27 July 2021 – Ranging from the ancient civilizations, passing by the famous Dry Lay in the United States, to today´s tolerance, the consumption of alcohol is so popular that sometimes we even forget that alcohol is a drug just like any other, however, it is a legal drug. As a drug, its intake can have serious consequences. To shed light on such damages, ten scientists gathered to investigate the consequences of alcohol consumption and found that 4% of all new cancer cases in 2020 were attributed to alcohol. The study was published this month by the British science journal The Lancet Oncology.
According to the study “Global burden of cancer in 2020 attributable to alcohol consumption: a population-based study” the consumption of alcohol is associated with a wide range of diseases, including cancers of the upper aerodigestive tract (oral cavity, pharynx, larynx and esophagus), colon, rectum, liver and breast. Those diseases contributed to 6.3 million cases and 3.3 million deaths globally in 2020.
The study estimated that 741,300 (4%) of all cancer cases reported globally were caused by alcohol consumption. Among those cases, 568,700 were male patients and 172,600 were female patients. Such data is aligned with the traditional trend of higher consumption among men. The study also points out that most cases are due to excessive consumption (346,400 cases) and risk consumption (291,800 cases), while moderate consumption contributed with 103,100 cases; drinking up to 10 g per day caused 41,300 cancers.
Even though it is related to cancers in various parts of the body, researchers highlight that the most common cases of cancer associated with alcohol consumption are those diagnosed in tissues that come in direct contact with the substance. A publication of that journal in 2017 already drew attention to the fact that “a three-fold increase in the recommended alcohol limit increases the risk of esophageal cancer by eight-fold, leading to estimates that three-quarters of esophageal cancers are due to high consumption of alcohol. As less than 10% of patients bearing esophageal cancer present a 5-year survival rate, prevention is crucial.”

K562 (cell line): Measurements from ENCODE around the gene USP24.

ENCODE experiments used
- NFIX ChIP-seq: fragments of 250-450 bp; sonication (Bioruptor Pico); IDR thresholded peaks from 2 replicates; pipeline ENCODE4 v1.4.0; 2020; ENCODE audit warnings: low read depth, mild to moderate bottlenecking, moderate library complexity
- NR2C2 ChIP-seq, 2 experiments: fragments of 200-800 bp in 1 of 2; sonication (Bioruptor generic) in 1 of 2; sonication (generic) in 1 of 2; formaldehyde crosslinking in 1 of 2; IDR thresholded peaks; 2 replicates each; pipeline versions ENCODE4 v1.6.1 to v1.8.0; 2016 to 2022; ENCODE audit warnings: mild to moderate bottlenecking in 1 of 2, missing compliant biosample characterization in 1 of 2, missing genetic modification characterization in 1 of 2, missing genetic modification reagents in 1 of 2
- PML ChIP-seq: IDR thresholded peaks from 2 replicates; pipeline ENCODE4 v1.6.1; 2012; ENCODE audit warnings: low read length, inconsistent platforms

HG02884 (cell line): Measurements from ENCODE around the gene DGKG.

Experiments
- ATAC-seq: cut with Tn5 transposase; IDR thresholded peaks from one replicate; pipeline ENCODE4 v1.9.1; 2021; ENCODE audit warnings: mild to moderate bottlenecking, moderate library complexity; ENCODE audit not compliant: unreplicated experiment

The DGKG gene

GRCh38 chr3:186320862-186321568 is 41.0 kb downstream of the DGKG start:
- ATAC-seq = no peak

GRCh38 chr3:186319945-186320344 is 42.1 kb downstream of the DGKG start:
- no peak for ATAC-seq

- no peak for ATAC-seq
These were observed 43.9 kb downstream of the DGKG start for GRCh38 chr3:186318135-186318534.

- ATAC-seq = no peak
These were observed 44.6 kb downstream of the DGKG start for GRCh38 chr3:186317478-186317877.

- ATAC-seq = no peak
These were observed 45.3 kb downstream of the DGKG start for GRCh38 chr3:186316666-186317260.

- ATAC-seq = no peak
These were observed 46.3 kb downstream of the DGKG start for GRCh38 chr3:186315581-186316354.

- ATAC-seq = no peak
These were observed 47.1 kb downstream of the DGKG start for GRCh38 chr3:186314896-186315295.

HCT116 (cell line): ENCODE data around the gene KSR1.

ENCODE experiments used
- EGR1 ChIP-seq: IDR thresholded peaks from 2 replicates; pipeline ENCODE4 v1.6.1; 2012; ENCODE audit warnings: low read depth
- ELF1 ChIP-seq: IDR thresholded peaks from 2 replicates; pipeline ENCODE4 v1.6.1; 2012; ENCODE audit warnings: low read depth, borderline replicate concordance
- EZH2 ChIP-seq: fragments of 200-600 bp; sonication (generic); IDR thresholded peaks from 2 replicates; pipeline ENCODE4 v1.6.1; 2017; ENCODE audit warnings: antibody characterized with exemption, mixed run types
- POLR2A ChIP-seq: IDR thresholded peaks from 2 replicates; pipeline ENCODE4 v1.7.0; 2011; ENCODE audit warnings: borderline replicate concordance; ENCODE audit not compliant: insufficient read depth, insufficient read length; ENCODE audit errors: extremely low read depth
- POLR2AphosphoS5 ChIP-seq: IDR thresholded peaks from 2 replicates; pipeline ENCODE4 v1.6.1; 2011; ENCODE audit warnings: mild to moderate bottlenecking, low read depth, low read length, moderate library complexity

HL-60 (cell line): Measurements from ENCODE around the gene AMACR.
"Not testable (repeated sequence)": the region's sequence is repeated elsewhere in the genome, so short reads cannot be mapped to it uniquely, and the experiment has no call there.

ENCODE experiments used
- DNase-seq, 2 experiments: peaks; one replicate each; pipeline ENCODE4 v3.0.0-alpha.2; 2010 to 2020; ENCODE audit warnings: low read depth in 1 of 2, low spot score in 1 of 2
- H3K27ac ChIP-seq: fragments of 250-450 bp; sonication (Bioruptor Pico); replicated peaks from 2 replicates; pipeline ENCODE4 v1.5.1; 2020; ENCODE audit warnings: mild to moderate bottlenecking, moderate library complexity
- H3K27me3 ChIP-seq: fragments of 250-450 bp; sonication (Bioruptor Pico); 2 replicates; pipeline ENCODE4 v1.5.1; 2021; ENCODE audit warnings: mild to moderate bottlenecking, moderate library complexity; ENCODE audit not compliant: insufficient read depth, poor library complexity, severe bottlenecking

If we take into account that the research was carried out in the midst of the COVID-19 pandemic, which still causes emotional stress and deprives people of various social activities around the world, the situation becomes more alarming. The Pan American Health Organization (PAHO) conducted a survey in 2020 that shows an increase in alcohol abuse by 93.9% during social isolation. Among such consumers, 52.8% reported anxiety, nervousness, insomnia, worry, fear, irritability and difficulty in relaxing. It is understood that the drink was used to relieve everyday stress. Thus, the scale of the danger posed by alcohol is worrying, as around 2 billion people already consume alcoholic beverages regularly in times of stability.
The whole scenario sounds alarming since there are studies indicating benefits in using alcohol moderately, such as one glass of wine a day, for example. However, the British journal study poses doubt on such statements and comments that “historical statements on the benefit of alcohol are probably misinterpreted or exaggerated, since a lower threshold for cancer risk associated to alcohol consumption has not yet been determined.”
There are also associations between alcohol and several types of cancer, but researchers argue that the understanding of the accurate role of alcohol in such cases requires further research to dissociate them from ecological and lifestyle factors. That is necessary because the human body is affected by the environment, such as pollution, quality of water, amount of working and sleeping hours, food, drinking habits and even the type of most consumed alcoholic beverage in the area where one lives. The challenge is to segregate what is the effect of alcohol by itself and what is the effect of alcohol added to other factors.
In this way, we observe that science continues the movement that involves contradictions and a lot of collective work until a consensus is achieved. The study presented is another piece developed by science to assemble the puzzle represented by cancer studies.
Even aware that alcoholic beverages are an intrinsic part of the culture of several nations and that the abolition of their consumption might never happen, the authors of the study “Global burden of cancer in 2020 attributable to alcohol consumption: a population-based study” believe that due to the risk of cancer and other diseases, re-education actions are needed, advocating safer and more moderate consumption of alcoholic beverages, in addition to stricter regulation of their consumption – even if that causes strong political and commercial opposition.
Authors: Harriet Rumgay, BSc; Kevin Shield, PhD; Hadrien Charvat, PhD; Pietro Ferrari, PhD; Bundit Sornpaisarn, PhD; Prof. Isidore Obot, PhD; Farhad Islami, PhD; Prof Valery E P P Lemmens, PhD; Prof. Jürgen Rehm PhD; e Isabelle Soerjomataram, PhD.
Text by Letícia Barbosa
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